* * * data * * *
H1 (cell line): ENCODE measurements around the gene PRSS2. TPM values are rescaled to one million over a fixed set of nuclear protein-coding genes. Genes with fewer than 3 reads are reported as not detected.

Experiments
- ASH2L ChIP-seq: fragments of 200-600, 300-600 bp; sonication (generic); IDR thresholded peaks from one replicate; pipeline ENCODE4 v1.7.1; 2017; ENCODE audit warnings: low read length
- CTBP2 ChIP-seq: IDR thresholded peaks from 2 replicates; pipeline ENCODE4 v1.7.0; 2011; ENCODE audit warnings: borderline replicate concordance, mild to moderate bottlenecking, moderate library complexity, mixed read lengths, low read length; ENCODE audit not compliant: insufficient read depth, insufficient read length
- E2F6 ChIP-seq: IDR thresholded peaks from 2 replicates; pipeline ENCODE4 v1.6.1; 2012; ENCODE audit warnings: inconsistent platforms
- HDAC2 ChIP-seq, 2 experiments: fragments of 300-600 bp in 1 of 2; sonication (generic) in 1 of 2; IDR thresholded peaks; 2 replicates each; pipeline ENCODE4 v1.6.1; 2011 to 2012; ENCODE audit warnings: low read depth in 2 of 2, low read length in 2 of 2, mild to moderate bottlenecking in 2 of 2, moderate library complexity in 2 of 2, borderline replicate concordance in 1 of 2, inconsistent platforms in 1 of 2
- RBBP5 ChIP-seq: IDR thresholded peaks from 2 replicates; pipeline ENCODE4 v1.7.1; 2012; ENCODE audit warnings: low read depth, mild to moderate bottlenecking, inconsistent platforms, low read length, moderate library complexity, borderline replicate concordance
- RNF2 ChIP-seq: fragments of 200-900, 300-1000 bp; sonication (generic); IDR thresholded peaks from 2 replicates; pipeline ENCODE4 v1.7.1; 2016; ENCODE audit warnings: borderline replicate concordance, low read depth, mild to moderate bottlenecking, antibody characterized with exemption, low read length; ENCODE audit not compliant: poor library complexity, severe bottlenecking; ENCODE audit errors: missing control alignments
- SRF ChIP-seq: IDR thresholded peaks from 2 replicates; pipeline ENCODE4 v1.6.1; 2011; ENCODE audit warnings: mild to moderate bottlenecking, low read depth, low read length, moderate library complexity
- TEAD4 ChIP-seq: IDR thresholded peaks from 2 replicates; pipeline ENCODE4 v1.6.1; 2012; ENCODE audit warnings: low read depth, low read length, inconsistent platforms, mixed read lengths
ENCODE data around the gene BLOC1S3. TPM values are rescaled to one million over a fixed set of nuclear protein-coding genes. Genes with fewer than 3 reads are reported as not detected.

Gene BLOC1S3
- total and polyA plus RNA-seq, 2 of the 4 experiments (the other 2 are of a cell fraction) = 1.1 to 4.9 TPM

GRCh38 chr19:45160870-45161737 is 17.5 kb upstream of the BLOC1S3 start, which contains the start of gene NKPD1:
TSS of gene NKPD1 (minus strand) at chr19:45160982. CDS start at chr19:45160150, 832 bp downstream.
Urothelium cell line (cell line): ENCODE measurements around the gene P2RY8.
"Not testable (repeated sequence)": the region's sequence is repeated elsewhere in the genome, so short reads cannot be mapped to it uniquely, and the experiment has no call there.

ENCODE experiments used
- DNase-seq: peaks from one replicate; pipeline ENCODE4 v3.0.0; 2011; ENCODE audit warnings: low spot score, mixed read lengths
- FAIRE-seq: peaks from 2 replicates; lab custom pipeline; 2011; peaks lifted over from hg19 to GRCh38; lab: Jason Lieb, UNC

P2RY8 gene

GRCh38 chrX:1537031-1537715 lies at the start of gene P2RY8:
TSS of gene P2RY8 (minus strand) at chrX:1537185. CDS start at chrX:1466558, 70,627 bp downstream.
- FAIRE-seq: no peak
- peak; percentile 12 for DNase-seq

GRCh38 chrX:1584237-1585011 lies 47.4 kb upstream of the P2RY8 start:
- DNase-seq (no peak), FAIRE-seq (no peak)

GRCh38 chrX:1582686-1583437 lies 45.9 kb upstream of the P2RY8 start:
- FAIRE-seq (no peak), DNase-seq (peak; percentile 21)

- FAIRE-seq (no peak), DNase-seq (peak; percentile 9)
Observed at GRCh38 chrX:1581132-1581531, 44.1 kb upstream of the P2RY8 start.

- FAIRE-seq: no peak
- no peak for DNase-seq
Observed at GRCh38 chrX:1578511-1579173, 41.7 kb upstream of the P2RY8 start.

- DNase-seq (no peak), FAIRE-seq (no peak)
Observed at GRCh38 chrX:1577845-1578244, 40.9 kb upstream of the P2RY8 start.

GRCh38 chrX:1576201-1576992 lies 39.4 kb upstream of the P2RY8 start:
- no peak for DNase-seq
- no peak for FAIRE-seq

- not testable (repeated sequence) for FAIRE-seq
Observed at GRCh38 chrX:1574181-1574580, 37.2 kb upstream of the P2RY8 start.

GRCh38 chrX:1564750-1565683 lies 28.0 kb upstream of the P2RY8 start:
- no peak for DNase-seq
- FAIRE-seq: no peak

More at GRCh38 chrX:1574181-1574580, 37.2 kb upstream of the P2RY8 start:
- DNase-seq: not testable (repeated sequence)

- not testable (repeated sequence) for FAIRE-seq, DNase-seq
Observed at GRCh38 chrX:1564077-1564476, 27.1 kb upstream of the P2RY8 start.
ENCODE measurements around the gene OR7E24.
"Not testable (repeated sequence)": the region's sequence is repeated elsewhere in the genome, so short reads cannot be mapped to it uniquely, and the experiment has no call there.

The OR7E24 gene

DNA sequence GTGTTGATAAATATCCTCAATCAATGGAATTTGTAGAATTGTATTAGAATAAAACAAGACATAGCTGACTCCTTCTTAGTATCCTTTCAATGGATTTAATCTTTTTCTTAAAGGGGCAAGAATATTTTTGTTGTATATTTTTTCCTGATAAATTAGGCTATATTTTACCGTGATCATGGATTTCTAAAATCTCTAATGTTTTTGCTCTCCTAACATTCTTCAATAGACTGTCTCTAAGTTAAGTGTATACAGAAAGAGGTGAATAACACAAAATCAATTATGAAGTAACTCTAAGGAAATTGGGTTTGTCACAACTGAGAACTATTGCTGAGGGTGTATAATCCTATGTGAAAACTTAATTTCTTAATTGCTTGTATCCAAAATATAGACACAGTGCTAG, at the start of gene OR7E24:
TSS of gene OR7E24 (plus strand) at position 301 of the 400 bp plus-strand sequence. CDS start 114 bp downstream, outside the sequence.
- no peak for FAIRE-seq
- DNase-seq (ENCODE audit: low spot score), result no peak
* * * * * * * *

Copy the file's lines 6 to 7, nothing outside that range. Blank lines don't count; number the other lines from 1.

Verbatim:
- HDAC2 ChIP-seq, 2 experiments: fragments of 300-600 bp in 1 of 2; sonication (generic) in 1 of 2; IDR thresholded peaks; 2 replicates each; pipeline ENCODE4 v1.6.1; 2011 to 2012; ENCODE audit warnings: low read depth in 2 of 2, low read length in 2 of 2, mild to moderate bottlenecking in 2 of 2, moderate library complexity in 2 of 2, borderline replicate concordance in 1 of 2, inconsistent platforms in 1 of 2
- RBBP5 ChIP-seq: IDR thresholded peaks from 2 replicates; pipeline ENCODE4 v1.7.1; 2012; ENCODE audit warnings: low read depth, mild to moderate bottlenecking, inconsistent platforms, low read length, moderate library complexity, borderline replicate concordance